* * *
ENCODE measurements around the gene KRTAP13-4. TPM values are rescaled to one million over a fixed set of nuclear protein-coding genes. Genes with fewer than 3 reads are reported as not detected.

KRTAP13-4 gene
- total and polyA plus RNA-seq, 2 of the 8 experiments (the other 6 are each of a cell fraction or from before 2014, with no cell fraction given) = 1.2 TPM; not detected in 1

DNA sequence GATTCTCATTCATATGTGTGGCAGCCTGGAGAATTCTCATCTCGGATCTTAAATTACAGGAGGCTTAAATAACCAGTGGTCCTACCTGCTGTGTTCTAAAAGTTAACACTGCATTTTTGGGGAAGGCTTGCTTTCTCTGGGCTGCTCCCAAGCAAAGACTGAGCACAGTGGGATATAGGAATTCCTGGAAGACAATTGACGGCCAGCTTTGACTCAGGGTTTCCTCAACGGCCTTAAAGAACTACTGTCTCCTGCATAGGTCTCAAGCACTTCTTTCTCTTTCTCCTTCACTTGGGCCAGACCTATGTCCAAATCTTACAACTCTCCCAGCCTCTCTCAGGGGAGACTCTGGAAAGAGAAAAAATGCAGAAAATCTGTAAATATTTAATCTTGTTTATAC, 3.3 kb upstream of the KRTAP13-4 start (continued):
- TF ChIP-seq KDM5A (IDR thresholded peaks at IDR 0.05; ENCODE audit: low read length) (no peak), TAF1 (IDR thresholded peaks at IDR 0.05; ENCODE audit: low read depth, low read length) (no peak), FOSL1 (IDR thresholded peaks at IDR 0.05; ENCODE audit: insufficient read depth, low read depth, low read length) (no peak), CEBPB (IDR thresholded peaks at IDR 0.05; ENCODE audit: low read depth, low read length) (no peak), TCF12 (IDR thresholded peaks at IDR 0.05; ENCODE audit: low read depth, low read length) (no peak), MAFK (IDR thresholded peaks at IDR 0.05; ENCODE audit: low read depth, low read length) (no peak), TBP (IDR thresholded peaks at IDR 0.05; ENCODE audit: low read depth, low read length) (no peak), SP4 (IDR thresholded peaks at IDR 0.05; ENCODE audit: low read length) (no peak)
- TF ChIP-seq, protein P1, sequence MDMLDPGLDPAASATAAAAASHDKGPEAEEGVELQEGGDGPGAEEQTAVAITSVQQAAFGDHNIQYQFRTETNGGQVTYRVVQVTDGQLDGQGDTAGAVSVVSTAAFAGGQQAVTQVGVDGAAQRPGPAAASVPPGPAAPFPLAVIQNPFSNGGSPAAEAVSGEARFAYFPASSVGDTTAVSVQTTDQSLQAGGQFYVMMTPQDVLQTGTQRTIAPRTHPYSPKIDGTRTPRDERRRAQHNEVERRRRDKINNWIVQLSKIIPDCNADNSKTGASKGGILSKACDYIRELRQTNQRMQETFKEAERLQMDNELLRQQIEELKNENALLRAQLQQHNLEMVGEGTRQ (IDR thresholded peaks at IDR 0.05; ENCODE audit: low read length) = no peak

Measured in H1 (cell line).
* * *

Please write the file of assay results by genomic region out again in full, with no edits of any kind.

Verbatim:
ENCODE measurements around the gene KRTAP13-4. TPM values are rescaled to one million over a fixed set of nuclear protein-coding genes. Genes with fewer than 3 reads are reported as not detected.

KRTAP13-4 gene
- total and polyA plus RNA-seq, 2 of the 8 experiments (the other 6 are each of a cell fraction or from before 2014, with no cell fraction given) = 1.2 TPM; not detected in 1

DNA sequence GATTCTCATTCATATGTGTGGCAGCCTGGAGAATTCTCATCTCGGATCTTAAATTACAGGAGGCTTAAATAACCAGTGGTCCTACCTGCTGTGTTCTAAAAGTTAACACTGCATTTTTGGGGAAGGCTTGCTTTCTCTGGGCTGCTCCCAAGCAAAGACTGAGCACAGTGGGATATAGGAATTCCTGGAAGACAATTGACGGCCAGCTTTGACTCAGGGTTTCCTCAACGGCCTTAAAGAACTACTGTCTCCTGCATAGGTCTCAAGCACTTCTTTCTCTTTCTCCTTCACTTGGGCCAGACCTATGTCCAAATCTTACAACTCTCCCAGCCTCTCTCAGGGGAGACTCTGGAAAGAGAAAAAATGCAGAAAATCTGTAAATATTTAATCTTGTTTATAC, 3.3 kb upstream of the KRTAP13-4 start (continued):
- TF ChIP-seq KDM5A (IDR thresholded peaks at IDR 0.05; ENCODE audit: low read length) (no peak), TAF1 (IDR thresholded peaks at IDR 0.05; ENCODE audit: low read depth, low read length) (no peak), FOSL1 (IDR thresholded peaks at IDR 0.05; ENCODE audit: insufficient read depth, low read depth, low read length) (no peak), CEBPB (IDR thresholded peaks at IDR 0.05; ENCODE audit: low read depth, low read length) (no peak), TCF12 (IDR thresholded peaks at IDR 0.05; ENCODE audit: low read depth, low read length) (no peak), MAFK (IDR thresholded peaks at IDR 0.05; ENCODE audit: low read depth, low read length) (no peak), TBP (IDR thresholded peaks at IDR 0.05; ENCODE audit: low read depth, low read length) (no peak), SP4 (IDR thresholded peaks at IDR 0.05; ENCODE audit: low read length) (no peak)
- TF ChIP-seq, protein P1, sequence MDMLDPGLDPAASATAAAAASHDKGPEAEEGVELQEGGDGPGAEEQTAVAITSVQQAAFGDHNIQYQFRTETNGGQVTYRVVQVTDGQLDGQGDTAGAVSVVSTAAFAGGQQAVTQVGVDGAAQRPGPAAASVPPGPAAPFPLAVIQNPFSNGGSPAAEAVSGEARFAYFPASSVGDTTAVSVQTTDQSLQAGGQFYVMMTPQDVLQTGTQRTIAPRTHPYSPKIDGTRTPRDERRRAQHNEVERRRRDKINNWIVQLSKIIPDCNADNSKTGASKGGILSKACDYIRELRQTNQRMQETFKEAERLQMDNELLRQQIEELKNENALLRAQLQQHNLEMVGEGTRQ (IDR thresholded peaks at IDR 0.05; ENCODE audit: low read length) = no peak

Measured in H1 (cell line).